Today’s guest post introduces the multi-witness manuscript work of another of our summer paleography and codicology course students, Modje Taavon.
Layla, you’ve got me on my knees
Layla, I’m begging, darling please
Layla, darling, won’t you ease my worried mind
“Layla,” Derek & The Dominos (1970)
i. Introduction: Niẓāmī Ganjavī’s Laylī-u Majnūn
Niẓāmī Ganjavī’s Laylī-u Majnūn is a twelfth century long-form narrative Persian poem, adapted from the seventh century Arabic story “Majnūn-Laylā” or “Qays-Laylā”. It is the third of five poems which make up Niẓāmī’s Khamsa or “Quintet,” also known by the title Panj Ganj, “The Five Treasures,” and it is made up for about 4600 distiches. Laylī-u Majnūn is a tragic romance about the doomed love between a couple whose fathers disallow their union. As Majnūn’s intense love for Laylī consumes him, he descends into madness and Niẓāmī’s poem explores themes of love, longing, and the struggles between personal desires and societal norms. More importantly, Laylī-u Majnūn is a layered tale that is also a Sufi allegory, reflecting themes such as the annihilation of the self, the rejection of worldly attachments, longing and separation, and union and ecstasy. If the broad strokes of the sentiments behind Laylī-u Majnūn seem familiar, it is no doubt because Niẓāmī’s treatment of the tale forms the basis of Eric Clapton’s song “Layla”—the iconic riff and Clapton’s lyrics a modern-day re-telling of Majnūn’s longing for his Laylī.
The majority of the copies of Niẓāmī’s Laylī-u Majnūn that I have come across do not exist as stand-alone works—instead, they are contained within the Khamsa. Niẓāmī’s poem is one of the most commonly copied examples of Classical Persian poetry and the number of extant manuscripts is a testament to this fact. The Union Catalogue of Manuscripts from the Islamicate World alone lists 28 manuscripts from Southwest, Central, and South Asia, ranging from the fifteenth through the eighteenth centuries. The most interesting aspect of a text such as this is that as widespread as it is, there is a great deal of variation. The three witnesses I am employing show a great deal of shifting of sections, inversions of lines, and the like.
ii. Witnesses of Laylī-u Majnūn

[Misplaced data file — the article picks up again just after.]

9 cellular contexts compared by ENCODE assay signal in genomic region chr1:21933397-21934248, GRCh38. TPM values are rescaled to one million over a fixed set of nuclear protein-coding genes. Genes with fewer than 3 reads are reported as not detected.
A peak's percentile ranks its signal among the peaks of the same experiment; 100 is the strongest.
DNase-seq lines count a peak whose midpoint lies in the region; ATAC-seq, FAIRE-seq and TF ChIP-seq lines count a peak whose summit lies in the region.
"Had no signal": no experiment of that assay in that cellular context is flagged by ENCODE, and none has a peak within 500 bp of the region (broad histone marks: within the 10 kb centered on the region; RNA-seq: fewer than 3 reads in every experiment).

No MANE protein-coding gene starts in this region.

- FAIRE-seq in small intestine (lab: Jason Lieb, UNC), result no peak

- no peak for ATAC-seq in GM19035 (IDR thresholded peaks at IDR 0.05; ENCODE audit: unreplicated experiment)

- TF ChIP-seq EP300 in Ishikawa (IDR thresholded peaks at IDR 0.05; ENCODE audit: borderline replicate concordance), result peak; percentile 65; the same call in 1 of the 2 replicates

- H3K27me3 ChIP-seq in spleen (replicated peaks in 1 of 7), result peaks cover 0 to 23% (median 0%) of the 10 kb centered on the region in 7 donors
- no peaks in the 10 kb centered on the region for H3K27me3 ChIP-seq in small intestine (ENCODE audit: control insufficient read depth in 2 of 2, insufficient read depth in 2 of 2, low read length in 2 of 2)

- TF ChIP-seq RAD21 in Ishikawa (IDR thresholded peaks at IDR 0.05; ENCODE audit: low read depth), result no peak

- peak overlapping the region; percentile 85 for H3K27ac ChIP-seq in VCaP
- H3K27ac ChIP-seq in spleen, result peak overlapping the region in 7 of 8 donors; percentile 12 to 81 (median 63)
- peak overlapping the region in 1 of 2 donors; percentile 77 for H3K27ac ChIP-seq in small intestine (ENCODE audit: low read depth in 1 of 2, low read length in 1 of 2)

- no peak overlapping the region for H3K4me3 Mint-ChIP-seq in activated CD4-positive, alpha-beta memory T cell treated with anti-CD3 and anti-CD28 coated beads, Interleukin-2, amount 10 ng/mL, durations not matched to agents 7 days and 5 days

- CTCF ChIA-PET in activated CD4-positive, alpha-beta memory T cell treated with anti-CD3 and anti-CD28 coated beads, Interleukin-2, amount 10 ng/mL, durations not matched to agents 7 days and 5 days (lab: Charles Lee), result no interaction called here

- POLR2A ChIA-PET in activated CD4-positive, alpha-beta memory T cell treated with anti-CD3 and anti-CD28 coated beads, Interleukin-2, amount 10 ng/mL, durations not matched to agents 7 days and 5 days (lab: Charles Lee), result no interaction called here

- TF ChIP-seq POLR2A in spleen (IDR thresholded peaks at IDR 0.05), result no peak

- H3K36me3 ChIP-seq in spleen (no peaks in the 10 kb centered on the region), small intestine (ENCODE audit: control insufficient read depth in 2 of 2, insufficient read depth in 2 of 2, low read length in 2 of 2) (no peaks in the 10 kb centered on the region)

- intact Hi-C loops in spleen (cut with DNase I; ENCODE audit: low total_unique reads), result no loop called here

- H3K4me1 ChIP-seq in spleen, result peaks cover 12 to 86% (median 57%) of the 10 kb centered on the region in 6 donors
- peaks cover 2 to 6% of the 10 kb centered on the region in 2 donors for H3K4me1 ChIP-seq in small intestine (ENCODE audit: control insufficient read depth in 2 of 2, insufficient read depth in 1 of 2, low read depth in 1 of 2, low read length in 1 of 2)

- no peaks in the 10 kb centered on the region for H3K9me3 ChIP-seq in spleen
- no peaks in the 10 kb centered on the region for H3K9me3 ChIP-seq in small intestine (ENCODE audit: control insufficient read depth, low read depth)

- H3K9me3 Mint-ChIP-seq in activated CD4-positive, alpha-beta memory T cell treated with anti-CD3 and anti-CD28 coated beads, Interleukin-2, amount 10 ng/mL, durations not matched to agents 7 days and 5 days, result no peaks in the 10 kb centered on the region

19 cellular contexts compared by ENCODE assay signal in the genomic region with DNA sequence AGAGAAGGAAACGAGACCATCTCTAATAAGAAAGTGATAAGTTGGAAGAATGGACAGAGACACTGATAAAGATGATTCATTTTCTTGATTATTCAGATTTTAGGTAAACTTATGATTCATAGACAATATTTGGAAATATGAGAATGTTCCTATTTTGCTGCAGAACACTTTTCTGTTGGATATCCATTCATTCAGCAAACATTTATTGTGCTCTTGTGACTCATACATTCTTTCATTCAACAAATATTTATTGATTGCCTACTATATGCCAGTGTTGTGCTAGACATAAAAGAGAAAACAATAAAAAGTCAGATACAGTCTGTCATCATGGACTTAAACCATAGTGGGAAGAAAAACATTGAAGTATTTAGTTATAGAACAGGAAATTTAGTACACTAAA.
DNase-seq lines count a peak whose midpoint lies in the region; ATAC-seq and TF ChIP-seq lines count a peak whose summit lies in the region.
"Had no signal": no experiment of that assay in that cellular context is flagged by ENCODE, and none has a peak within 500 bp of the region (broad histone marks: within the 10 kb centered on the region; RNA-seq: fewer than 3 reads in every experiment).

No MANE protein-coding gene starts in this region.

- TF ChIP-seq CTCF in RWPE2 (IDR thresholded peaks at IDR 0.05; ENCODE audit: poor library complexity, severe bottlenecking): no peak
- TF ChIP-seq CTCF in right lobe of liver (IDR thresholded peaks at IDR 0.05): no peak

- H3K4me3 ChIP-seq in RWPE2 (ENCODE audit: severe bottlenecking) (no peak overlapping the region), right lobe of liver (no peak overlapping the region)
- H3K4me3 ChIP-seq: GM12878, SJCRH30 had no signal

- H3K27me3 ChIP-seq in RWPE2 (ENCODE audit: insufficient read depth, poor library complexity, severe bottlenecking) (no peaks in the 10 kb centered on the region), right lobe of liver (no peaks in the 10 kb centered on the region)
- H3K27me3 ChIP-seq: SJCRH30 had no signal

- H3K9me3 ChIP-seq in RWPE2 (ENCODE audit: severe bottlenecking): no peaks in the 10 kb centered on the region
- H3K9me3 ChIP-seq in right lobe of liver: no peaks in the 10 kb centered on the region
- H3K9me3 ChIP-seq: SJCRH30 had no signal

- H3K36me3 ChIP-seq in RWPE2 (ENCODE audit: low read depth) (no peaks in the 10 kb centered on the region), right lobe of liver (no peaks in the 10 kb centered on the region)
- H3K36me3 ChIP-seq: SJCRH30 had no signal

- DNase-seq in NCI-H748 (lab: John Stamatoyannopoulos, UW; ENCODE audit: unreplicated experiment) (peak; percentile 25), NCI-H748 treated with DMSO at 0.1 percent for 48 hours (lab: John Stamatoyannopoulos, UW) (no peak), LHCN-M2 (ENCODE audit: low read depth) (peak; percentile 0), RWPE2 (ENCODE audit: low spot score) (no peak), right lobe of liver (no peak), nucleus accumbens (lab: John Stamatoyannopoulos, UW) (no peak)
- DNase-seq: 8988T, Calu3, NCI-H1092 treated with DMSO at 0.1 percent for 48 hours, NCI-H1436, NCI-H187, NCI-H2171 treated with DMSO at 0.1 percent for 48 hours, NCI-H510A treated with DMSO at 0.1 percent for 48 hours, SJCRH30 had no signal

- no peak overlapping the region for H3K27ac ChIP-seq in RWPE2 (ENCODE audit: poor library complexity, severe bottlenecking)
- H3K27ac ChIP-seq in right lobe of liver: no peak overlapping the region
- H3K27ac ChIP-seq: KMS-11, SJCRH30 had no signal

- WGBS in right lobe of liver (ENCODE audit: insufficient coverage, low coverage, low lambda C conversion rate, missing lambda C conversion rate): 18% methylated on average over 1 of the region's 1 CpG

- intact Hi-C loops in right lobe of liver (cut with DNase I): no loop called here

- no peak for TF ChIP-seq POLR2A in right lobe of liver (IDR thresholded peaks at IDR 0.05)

This summer, I selected three digitized manuscript copies of Laylī-u Majnūn: an early sixteenth century manuscript held by Oxford’s Bodleian Library (MS. Elliot 192), an early eighteenth century manuscript held by the State Library of Berlin (SzB Ms. or. fol. 107), and an early nineteenth century manuscript held by the Library of Congress (LoC M19). MS. Elliot 192 contains a date statement in the colophon written in Arabic: “Saturday, 22 al-Muḥarram al-ḥarām, in the year 907” [17 August 1501 CE] and the scribe’s name is given as al-Shīrāzī. The inside front cover of SzB Ms. or. fol. 107 has extensive notations in Latin and Persian (but written in Arabic in a script that seems almost a Maghribī naskh). The inscriber notes the date of this manuscript as 1041 Hijrī / 1631CE, but this contradicts the date statement in the colophon which states the work was completed on “19 Jumādaā al-ʾawwal in the year 1121,” suggesting the corresponding Gregorian date is 1709. The colophon is written in Persian, but there does not seem to be a scribe’s name. LoC M19 is a disbound manuscript with a number of ownership stamps and perhaps owners’ notes, in addition to other notes in the opening pages before the Khamsa begins. There are also notes on the endpapers and the text contains a number of marginal notations which seem to be corrections or emendations to the main text. There is a colophon for each section of this witness of the Khamsa; the colophon for Laylī-u Majnūn contains a date statement of “26 Jumādaā al-thanī in the year 1220” [20 September 1805 CE].
All three manuscripts are written in a nastaʿliq hand, contain miniature paintings and illustrations, and seem to be prestige copies of Niẓāmī’s Khamsa. For the purposes of this workshop, I opted to transcribe the first five chapters or sections of Laylī-u Majnūn. I was curious to see whether the sections that are typically considered part of the ‘prologue’ of a long-form poem such as this may offer interesting degrees of variation, just as there is great variation seen in the prologues of various extant copies of Ferdowsī’s Shāhnāmeh. Because art by definition is an interpretive genre, I knew any manuscript of Laylī-u Majnūn would necessarily contain a high degree of variability, but I wanted to generate specific evidence as to what kind. Would the variation stem from the scribe’s idiosyncrasies? That is, his particular hand, the method by which he copied his text (e.g. from another manuscript, or was he transcribing from an oral declamation), the reign under which he was employed, his geographical location. Alternatively, are these variations a reflection of the transmission history of Laylī-u Majnūn at large across the Islamicate and Persianate worlds, beyond a local context? Likewise, I was curious to investigate the degree of variability of the manuscripts themselves as physical objects—their bindings, their media, and even their layout. How might attending to the aesthetics and visual logic or grammar of a work expand our understanding of the history of transmission and circulation of that work—of how people engaged and interacted with Laylī-u Majnūn over the years?